For Benjamin, newly joined Business Developer at Gymglish, it seems each language he has learned corresponds to a different phase in his life.
He learned German when he was a child, English when he was in school, and Italian for career purposes. For him, learning languages is a natural process – it’s not just about learning the language, but also learning about the culture behind it.
Hello Benjamin! When did your love for foreign languages begin?
My father (who is French) absolutely loves Germany and everything related to German culture. Thanks to him, I was brought up with German as a second language, and I learned it in record time. German gave me structure and helped me in all my future language learning endeavors.
I discovered English in high-school. I studied both German and English up until the Baccalauréat and ended up completing a Bachelor’s Degree in modern languages (“Langues Etrangères Appliquées”), during which I studied Business Law in English and German. I then enrolled at Kedge Business School in Marseille. At the end of my studies, I had the opportunity to travel to Italy to complete a six-month internship.
… but you didn’t speak a word of Italian!
Exactly! In 2005, I arrived in the medieval town of Ascoli Piceno, home to 40,000 people and located in Italy’s Marches region, just off the Adriatic coast. I worked in a factory specialized in packaging and I had to learn the local language fast. Fortunately, my company offered Italian language courses for beginners, I started hanging out with Italian locals and …I ended up staying in Italy for 3 years!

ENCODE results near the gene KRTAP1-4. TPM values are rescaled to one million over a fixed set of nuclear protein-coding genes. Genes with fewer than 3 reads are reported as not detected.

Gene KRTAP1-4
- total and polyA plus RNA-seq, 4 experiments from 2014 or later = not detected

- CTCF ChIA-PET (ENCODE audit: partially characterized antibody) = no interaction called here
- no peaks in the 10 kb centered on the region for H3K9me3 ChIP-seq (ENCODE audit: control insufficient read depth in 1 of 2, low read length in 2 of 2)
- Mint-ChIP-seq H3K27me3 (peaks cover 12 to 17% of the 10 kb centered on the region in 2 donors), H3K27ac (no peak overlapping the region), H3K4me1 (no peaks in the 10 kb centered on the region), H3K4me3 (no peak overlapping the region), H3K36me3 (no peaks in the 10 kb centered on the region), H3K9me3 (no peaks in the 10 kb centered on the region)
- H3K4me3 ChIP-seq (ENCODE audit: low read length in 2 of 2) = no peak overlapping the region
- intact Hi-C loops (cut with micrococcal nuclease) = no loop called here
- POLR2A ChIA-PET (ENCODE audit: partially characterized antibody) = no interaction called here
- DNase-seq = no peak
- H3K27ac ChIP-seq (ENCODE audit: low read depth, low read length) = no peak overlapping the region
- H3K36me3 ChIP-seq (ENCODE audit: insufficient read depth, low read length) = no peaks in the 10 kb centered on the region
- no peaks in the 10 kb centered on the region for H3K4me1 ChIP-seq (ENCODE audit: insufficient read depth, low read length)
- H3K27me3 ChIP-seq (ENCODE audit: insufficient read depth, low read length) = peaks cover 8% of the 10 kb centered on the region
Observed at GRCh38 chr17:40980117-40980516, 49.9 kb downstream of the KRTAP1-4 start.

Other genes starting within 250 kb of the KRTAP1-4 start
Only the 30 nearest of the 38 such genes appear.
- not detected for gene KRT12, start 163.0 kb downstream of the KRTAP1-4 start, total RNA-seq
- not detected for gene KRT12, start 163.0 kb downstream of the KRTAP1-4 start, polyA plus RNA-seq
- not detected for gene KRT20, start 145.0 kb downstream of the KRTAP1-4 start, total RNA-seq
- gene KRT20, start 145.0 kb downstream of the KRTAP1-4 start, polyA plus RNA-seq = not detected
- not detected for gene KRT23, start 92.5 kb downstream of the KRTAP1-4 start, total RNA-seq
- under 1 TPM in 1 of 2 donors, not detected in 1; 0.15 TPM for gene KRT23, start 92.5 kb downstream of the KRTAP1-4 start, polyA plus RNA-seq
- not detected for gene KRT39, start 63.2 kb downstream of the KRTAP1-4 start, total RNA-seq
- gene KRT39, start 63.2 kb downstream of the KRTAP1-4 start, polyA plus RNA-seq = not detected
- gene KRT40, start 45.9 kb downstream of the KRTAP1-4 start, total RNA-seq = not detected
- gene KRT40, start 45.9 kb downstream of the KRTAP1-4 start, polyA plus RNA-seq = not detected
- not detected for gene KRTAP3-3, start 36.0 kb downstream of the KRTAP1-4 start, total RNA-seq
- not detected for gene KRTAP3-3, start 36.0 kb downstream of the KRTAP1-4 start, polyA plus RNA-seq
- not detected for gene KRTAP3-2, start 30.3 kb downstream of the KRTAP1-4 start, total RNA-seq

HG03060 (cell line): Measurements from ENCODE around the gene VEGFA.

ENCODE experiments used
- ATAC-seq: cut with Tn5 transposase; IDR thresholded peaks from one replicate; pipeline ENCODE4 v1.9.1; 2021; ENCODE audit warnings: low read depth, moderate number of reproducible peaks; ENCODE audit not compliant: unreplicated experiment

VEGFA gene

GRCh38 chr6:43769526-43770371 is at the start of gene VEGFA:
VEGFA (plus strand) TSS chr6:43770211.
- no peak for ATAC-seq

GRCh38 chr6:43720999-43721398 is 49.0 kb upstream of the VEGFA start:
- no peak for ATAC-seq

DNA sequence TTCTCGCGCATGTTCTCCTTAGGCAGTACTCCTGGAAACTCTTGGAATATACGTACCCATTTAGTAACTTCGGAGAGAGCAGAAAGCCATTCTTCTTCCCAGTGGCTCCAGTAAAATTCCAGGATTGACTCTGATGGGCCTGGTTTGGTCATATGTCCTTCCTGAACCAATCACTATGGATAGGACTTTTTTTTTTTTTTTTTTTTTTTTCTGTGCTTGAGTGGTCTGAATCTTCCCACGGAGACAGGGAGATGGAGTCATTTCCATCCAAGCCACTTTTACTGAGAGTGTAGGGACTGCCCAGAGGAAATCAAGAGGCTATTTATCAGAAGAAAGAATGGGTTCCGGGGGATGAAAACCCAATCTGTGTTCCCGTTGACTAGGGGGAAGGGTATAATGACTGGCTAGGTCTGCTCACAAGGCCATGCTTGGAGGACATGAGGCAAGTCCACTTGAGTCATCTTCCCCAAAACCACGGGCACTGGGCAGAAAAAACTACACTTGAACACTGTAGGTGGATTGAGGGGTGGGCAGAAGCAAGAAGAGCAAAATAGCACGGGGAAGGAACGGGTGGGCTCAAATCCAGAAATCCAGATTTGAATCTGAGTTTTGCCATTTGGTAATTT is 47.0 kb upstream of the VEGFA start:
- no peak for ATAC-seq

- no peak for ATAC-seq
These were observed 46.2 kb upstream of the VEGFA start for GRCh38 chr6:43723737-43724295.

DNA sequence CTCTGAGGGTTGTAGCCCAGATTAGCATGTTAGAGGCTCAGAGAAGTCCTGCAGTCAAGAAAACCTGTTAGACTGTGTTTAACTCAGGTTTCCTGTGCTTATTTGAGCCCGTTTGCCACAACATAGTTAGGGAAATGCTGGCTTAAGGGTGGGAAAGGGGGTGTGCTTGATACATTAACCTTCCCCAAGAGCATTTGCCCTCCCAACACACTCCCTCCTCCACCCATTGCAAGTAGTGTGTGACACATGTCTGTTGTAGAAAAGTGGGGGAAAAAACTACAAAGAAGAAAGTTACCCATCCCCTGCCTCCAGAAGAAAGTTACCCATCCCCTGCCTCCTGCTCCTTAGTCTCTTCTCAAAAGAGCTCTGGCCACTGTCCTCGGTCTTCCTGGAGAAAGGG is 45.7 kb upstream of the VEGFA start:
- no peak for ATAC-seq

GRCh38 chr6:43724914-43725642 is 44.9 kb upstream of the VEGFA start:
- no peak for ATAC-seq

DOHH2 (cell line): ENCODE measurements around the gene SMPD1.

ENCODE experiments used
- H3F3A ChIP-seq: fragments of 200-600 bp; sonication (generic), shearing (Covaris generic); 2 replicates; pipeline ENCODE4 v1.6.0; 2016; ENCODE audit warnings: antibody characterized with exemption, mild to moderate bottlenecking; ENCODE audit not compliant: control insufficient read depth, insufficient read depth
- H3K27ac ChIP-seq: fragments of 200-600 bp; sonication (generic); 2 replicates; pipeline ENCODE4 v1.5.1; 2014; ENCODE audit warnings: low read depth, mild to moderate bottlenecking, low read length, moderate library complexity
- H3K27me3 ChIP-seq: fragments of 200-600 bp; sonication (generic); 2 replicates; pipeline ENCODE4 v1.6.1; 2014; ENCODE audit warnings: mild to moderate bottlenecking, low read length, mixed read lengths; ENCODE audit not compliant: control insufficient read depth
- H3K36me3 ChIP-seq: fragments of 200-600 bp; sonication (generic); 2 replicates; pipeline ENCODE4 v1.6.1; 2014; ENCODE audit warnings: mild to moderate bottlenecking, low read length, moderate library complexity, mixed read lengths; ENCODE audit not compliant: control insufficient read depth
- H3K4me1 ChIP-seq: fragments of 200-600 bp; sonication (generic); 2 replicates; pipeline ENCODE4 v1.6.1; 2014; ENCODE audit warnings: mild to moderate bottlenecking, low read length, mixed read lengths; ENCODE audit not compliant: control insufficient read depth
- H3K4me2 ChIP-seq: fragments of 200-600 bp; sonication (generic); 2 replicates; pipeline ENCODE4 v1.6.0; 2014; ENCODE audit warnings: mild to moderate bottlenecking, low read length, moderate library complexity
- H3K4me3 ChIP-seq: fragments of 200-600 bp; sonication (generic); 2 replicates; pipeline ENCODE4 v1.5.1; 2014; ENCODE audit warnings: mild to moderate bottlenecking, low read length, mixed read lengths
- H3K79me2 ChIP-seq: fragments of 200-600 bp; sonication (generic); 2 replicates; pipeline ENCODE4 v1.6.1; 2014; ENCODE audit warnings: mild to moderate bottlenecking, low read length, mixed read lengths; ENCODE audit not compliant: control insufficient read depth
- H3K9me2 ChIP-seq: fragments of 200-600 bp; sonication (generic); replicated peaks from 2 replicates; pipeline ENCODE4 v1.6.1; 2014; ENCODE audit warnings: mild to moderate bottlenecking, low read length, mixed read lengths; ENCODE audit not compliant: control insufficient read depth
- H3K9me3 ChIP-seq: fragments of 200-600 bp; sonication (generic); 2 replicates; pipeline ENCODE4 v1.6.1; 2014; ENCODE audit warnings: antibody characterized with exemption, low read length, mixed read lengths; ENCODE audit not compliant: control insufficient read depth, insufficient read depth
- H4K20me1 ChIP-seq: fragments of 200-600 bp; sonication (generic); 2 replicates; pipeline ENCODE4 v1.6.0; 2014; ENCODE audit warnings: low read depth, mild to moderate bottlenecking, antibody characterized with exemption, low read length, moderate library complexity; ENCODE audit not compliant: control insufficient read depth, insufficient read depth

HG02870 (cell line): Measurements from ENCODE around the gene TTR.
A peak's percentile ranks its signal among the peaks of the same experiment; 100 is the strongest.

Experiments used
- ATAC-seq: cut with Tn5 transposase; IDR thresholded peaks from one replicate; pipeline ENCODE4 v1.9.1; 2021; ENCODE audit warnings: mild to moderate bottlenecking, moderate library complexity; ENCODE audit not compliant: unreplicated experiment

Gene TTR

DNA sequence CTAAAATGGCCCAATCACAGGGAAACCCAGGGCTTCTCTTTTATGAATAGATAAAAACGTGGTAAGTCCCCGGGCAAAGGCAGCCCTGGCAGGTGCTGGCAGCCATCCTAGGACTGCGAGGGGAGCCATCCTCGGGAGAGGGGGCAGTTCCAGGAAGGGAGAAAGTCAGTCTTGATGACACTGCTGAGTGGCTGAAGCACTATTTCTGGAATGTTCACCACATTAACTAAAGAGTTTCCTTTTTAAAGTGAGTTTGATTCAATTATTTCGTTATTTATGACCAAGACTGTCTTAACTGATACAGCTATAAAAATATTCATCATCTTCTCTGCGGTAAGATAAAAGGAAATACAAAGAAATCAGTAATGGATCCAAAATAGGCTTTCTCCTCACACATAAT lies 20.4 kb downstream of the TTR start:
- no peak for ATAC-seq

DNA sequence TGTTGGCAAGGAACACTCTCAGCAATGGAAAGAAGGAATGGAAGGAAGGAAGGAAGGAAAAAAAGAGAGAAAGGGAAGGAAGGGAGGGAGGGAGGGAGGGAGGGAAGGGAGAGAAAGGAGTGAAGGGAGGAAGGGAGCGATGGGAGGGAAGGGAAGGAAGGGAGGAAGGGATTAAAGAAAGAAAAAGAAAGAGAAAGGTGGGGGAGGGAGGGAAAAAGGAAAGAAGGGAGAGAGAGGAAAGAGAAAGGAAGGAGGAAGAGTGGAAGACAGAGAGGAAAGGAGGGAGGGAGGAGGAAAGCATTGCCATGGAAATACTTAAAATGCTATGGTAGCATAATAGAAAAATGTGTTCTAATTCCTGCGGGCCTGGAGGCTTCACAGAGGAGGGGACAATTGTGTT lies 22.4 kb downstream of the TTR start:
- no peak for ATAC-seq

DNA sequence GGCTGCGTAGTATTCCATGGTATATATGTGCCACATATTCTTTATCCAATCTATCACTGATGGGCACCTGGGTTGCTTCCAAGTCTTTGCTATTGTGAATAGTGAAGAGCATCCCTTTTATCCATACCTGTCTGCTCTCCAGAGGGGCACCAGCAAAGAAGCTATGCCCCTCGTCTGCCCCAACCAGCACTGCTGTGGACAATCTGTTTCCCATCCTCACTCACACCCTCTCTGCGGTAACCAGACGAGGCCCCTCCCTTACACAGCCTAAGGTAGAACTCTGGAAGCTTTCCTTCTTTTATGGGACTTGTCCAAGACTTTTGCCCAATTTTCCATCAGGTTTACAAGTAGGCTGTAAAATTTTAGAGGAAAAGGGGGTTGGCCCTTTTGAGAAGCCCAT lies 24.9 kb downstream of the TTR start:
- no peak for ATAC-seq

What does Italian mean to you?
It’s my favorite language, I loved learning it and I loved learning about Italian culture even more. During my time in the country, I wanted to blend in as much as possible, lose my bearings and (above all) lose my French accent.
I quickly understood that learning Italian was going to be useful for my everyday life, but I came to realize that it could also help in my future career. As it happened, when I moved back to France, I was offered a job thanks to my proficient level of Italian.
Which language are you most comfortable with today?
Apart from French, I believe I feel most comfortable with Italian. I love how expressive the language is, and I’m simply unable to express so many emotions in another language. It’s funny because I feel like each language brings out a different side of my personality. Each new language I learn helps me get to know myself, and I find that really valuable.
What are the next steps in your language learning process?
In the future, I’d like to learn Farsi (predominant language in Iran and one of Afghanistan’s official languages). It’s a beautiful language and I can’t wait to learn it.
Passionate about languages? Want to take part in the Gymglish adventure? Click here!